A Smile Begins with a Prayer
When life feels too difficult, when you're too exhausted, and especially when you wonder if you'll ever smile again, start with a simple prayer asking God to help you smile.
Give me happiness, O Lord, for I give myself to you.
Psalm 86:4, NLT
Why Are Smiles Contagious?
Have you ever noticed that when you see someone yawn, it’s nearly impossible to keep yourself from yawning, too? From infancy, your brain reacts to facial feedback. That’s why when you smile at an infant, the child will smile back at you.
The part of your brain involving the unconscious mind will automatically imitate the facial expressions it sees. This is known as mimicry or automatic mimicry. You might also hear it called mood contagion or emotional contagion.
Your brain will cause you to subconsciously mirror or mimic the expression of faces you see. This is a proven scientific fact. Show someone pictures of people frowning or smiling and their facial expression will adjust to match. This means smiles are contagious.
The Ripple Effect of a Smile
A smile costs nothing but pays big dividends. When one person smiles, each person who sees that smile will smile, too. And each person who sees those smiles, will also smile.
A smile spreads faster than COVID-19.
PASS IT ON!
Your Smile Has Superpowers
In addition to the other people affected by your smile, that silly grin on your face performs mighty acts on your mind, emotions, and even your body.
A basic web search will turn up dozens, or perhaps hundreds, of benefits to smiling. Let’s highlight a few:
A smile improves your looks and even makes you look younger.
A smile makes you seem likable and approachable to others, so their positive response to you will improve your social confidence.
A smile is linked to longevity and success in life, probably because it makes you feel better and increases your confidence.
A smile relieves anxiety and eases depression.
A smile lowers your blood pressure.
A smile improves your mood to match your smile.
A smile changes your voice, so smile when you answer the phone.
A smile releases brain-chemicals that actually improve your immune system.
A smile (or the chemicals it releases) acts as a natural pain killer.
A smile makes your brain happier than eating chocolate. I’m not making this up. Here’s what the writer at Psychology Today had to say:
Teach Yourself to Smile
If you’re trying to improve your mood, it’s imperative for you to find reasons to smile several times a day. How many times? At least once per hour, I’d say.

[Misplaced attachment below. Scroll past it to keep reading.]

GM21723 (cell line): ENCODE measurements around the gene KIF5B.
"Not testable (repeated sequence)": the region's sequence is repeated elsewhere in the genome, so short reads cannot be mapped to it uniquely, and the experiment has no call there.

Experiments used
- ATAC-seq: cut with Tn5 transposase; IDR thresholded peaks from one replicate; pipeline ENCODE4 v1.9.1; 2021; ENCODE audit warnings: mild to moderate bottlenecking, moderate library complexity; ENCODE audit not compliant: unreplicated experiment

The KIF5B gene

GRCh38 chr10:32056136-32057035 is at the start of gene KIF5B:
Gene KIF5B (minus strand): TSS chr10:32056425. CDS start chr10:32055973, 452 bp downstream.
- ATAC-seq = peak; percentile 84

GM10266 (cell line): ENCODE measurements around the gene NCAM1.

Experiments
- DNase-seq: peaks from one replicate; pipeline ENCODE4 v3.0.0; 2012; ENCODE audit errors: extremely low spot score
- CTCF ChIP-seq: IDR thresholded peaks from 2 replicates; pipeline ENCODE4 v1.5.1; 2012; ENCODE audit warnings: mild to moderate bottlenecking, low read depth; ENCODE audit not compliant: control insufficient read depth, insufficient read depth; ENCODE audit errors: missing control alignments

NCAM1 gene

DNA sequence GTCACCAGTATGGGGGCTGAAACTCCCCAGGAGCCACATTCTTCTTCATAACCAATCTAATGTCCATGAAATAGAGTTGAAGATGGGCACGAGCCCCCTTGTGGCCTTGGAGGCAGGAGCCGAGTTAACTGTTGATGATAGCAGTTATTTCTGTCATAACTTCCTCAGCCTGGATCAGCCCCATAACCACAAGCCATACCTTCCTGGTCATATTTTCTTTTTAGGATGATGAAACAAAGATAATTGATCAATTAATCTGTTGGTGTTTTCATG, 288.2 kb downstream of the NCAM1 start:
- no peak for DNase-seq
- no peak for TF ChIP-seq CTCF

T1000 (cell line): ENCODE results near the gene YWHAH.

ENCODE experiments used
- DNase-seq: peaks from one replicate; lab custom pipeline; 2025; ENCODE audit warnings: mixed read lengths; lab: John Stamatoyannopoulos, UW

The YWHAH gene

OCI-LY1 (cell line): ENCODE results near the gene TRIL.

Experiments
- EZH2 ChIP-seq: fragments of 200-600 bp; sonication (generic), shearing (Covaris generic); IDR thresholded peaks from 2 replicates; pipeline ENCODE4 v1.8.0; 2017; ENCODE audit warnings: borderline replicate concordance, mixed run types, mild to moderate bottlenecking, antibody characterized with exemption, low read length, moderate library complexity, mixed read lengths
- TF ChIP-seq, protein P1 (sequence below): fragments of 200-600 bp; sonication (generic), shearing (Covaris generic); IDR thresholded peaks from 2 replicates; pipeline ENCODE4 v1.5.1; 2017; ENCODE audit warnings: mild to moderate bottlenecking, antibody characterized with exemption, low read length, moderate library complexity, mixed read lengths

But what if you’re depressed and can’t muster a smile?
I’ve been there. Whoa, have I been there!
Okay, I have an experiment for you. According to Dr. David Burns, author of Feeling Good, the posture of your muscles triggers your brain to react to a smile. He suggests putting a pen or pencil in your mouth and holding it there for a few minutes, several times a day. The shape of your mouth around the pencil uses the same muscles as smiling.
The pencil trick does two things: One, it causes your brain to detect a smile and release “happy chemicals” and, two, it actually trains your muscles to smile. When you train your muscles to smile, you are more likely to actually do so spontaneously.
When I was depressed and heard this, I was skeptical. I wanted to prove him wrong because it seemed silly that something so simple could improve my mood. I held the pencil in my mouth a few times a day. The first couple days I didn’t notice much. But by the third day, I caught myself smiling spontaneously and discovered my mood was somewhat better. It really does work. Try it for yourself.
Wear a Half-Smile
When you want to feel a little bit better, but can't muster a full smile (or it seems insincere), wear a half-smile. It offers a pleasant neutral facial expression when you're around others and it creates a subtle lift in your spirits, too.
Tighten your face muscles and then relax them.
Keep your teeth slightly apart.
Now bring up the corners of your mouth until you feel them (not a full smile).
Hold this as you inhale and exhale three times.
Practice maintaining your half-smile as you go throughout your day.
It can take time, but a half-smile can improve your mood. Give it a try.
As part of your daily smile therapy, it’s important to look at smiling faces. Spending a few minutes looking at smiling faces will inevitably make the corners of your mouth turn up.
When I’m depressed, I set aside time to watch videos of babies and puppies. No matter how bad I feel, babies make me smile. Afterwards, I feel better—more relaxed and resilient.
For your convenience, I’ve assembled a gallery of pictures of people smiling. Browse these images for a quick pick-me-up. It works.
Joy Will Come
I can say from experience that sometimes it feels as if you will never smile again.
Hang in there! Lean into God. Embrace him and his love for you.
Joy will come. Be patient, my friend. Joy will come.
Gaze upon him, join your life with his, and joy will come.
Your faces will glisten with glory.
You’ll never wear that shame-face again.
Psalm 34:5, TPT